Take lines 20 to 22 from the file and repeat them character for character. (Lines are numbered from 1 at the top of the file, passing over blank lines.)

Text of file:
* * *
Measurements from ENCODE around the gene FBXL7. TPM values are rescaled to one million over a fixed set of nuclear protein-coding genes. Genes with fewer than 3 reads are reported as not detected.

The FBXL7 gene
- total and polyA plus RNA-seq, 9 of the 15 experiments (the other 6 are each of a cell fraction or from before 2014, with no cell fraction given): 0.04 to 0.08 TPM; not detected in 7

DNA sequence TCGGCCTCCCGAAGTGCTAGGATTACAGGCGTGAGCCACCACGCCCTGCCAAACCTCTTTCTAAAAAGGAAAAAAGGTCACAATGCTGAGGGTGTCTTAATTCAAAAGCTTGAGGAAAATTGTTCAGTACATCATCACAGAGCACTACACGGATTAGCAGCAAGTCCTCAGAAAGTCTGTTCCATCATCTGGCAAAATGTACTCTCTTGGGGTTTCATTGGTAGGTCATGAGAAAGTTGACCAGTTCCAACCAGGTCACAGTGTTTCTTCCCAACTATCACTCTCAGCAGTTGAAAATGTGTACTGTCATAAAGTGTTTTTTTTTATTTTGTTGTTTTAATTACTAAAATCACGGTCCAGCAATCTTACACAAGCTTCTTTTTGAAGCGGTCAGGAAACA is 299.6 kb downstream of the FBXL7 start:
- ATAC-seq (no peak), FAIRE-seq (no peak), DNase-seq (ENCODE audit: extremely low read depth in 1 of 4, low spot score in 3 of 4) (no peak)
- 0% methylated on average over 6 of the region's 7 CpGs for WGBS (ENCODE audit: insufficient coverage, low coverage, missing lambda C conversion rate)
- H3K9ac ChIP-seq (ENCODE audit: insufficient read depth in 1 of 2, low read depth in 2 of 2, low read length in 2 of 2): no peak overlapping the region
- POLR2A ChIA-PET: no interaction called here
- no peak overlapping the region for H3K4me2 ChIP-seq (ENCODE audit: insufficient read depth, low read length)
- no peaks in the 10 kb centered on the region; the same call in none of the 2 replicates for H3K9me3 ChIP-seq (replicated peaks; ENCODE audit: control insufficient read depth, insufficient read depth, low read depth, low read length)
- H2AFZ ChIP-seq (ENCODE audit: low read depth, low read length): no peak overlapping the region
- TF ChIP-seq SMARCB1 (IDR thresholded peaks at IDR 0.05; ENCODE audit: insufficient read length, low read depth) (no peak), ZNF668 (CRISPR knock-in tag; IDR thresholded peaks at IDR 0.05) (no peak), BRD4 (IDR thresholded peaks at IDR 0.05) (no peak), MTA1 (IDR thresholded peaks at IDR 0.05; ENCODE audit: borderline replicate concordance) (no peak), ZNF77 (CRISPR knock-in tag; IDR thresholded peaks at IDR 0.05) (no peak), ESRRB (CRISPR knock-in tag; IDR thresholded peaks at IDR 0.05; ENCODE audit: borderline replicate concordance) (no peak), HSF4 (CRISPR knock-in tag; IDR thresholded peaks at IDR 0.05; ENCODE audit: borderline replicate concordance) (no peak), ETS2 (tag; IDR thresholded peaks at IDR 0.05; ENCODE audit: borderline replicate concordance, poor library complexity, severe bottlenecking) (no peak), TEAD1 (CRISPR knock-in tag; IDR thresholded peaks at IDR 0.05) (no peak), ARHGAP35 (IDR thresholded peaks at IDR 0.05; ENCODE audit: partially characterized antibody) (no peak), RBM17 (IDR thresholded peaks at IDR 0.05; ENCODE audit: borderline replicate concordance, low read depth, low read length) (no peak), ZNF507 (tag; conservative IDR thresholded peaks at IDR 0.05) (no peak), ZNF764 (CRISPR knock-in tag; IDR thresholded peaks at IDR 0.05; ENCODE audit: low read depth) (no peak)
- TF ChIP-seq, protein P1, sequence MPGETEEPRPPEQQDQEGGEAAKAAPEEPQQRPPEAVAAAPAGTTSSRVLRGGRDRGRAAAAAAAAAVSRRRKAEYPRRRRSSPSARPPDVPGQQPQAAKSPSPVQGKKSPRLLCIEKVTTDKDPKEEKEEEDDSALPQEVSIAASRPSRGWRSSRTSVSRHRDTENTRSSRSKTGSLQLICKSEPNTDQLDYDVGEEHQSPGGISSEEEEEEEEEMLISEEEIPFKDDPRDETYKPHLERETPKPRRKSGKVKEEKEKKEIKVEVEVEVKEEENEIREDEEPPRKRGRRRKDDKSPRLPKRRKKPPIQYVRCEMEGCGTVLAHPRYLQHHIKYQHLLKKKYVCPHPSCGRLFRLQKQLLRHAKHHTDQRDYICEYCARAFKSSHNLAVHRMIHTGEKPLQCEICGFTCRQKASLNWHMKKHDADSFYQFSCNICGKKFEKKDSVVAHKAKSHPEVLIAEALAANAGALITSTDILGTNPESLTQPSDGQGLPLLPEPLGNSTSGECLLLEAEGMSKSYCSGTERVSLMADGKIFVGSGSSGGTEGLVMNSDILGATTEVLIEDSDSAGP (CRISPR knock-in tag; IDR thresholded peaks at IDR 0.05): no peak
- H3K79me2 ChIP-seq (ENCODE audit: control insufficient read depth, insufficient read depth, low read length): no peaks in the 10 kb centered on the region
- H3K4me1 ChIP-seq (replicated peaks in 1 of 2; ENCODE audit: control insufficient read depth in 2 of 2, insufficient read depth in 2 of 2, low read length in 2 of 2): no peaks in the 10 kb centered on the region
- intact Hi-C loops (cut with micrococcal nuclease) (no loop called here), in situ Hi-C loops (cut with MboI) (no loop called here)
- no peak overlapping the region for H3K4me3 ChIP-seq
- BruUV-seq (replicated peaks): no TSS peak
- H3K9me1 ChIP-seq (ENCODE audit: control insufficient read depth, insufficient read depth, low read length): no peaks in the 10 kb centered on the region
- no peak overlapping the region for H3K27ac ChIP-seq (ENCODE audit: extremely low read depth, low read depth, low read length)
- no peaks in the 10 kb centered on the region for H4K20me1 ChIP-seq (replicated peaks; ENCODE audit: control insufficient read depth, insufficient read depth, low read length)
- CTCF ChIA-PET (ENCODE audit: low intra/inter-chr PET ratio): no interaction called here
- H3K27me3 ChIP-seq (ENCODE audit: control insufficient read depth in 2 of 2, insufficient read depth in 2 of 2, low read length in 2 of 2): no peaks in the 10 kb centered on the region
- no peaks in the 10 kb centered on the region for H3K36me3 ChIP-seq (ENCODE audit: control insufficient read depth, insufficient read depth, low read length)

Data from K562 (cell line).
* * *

- no peak overlapping the region for H3K27ac ChIP-seq (ENCODE audit: extremely low read depth, low read depth, low read length)
- no peaks in the 10 kb centered on the region for H4K20me1 ChIP-seq (replicated peaks; ENCODE audit: control insufficient read depth, insufficient read depth, low read length)
- CTCF ChIA-PET (ENCODE audit: low intra/inter-chr PET ratio): no interaction called here